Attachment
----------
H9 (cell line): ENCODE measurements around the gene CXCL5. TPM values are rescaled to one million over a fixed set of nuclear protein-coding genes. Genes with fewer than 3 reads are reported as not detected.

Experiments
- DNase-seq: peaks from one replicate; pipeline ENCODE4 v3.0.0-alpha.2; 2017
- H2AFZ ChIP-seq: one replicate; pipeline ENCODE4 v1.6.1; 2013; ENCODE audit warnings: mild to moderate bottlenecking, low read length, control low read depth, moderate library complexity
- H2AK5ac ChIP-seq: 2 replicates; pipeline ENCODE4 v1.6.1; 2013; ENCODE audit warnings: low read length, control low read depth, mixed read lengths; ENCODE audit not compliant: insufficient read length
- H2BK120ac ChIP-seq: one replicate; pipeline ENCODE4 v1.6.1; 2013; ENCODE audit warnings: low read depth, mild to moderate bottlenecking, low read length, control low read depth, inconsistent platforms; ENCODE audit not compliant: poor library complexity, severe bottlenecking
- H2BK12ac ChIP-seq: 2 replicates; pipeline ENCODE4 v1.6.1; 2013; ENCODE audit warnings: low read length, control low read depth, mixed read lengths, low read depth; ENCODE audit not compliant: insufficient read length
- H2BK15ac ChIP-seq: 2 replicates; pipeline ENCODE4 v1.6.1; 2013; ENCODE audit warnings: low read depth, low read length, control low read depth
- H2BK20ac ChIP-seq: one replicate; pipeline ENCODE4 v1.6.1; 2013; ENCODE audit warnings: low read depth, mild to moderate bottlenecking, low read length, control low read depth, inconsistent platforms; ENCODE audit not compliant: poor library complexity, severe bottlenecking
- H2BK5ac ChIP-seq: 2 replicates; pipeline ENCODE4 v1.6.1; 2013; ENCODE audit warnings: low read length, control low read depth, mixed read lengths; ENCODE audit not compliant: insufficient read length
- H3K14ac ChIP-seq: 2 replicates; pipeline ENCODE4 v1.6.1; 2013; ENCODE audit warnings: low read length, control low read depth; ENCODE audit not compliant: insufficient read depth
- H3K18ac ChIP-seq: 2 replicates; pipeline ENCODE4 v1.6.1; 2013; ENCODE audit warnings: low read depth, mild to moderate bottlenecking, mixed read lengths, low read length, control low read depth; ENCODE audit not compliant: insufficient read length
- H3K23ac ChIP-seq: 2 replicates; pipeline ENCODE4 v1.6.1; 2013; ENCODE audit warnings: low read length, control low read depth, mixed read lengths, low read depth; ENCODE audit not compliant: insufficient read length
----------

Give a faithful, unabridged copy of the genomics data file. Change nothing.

H9 (cell line): ENCODE measurements around the gene CXCL5. TPM values are rescaled to one million over a fixed set of nuclear protein-coding genes. Genes with fewer than 3 reads are reported as not detected.

Experiments
- DNase-seq: peaks from one replicate; pipeline ENCODE4 v3.0.0-alpha.2; 2017
- H2AFZ ChIP-seq: one replicate; pipeline ENCODE4 v1.6.1; 2013; ENCODE audit warnings: mild to moderate bottlenecking, low read length, control low read depth, moderate library complexity
- H2AK5ac ChIP-seq: 2 replicates; pipeline ENCODE4 v1.6.1; 2013; ENCODE audit warnings: low read length, control low read depth, mixed read lengths; ENCODE audit not compliant: insufficient read length
- H2BK120ac ChIP-seq: one replicate; pipeline ENCODE4 v1.6.1; 2013; ENCODE audit warnings: low read depth, mild to moderate bottlenecking, low read length, control low read depth, inconsistent platforms; ENCODE audit not compliant: poor library complexity, severe bottlenecking
- H2BK12ac ChIP-seq: 2 replicates; pipeline ENCODE4 v1.6.1; 2013; ENCODE audit warnings: low read length, control low read depth, mixed read lengths, low read depth; ENCODE audit not compliant: insufficient read length
- H2BK15ac ChIP-seq: 2 replicates; pipeline ENCODE4 v1.6.1; 2013; ENCODE audit warnings: low read depth, low read length, control low read depth
- H2BK20ac ChIP-seq: one replicate; pipeline ENCODE4 v1.6.1; 2013; ENCODE audit warnings: low read depth, mild to moderate bottlenecking, low read length, control low read depth, inconsistent platforms; ENCODE audit not compliant: poor library complexity, severe bottlenecking
- H2BK5ac ChIP-seq: 2 replicates; pipeline ENCODE4 v1.6.1; 2013; ENCODE audit warnings: low read length, control low read depth, mixed read lengths; ENCODE audit not compliant: insufficient read length
- H3K14ac ChIP-seq: 2 replicates; pipeline ENCODE4 v1.6.1; 2013; ENCODE audit warnings: low read length, control low read depth; ENCODE audit not compliant: insufficient read depth
- H3K18ac ChIP-seq: 2 replicates; pipeline ENCODE4 v1.6.1; 2013; ENCODE audit warnings: low read depth, mild to moderate bottlenecking, mixed read lengths, low read length, control low read depth; ENCODE audit not compliant: insufficient read length
- H3K23ac ChIP-seq: 2 replicates; pipeline ENCODE4 v1.6.1; 2013; ENCODE audit warnings: low read length, control low read depth, mixed read lengths, low read depth; ENCODE audit not compliant: insufficient read length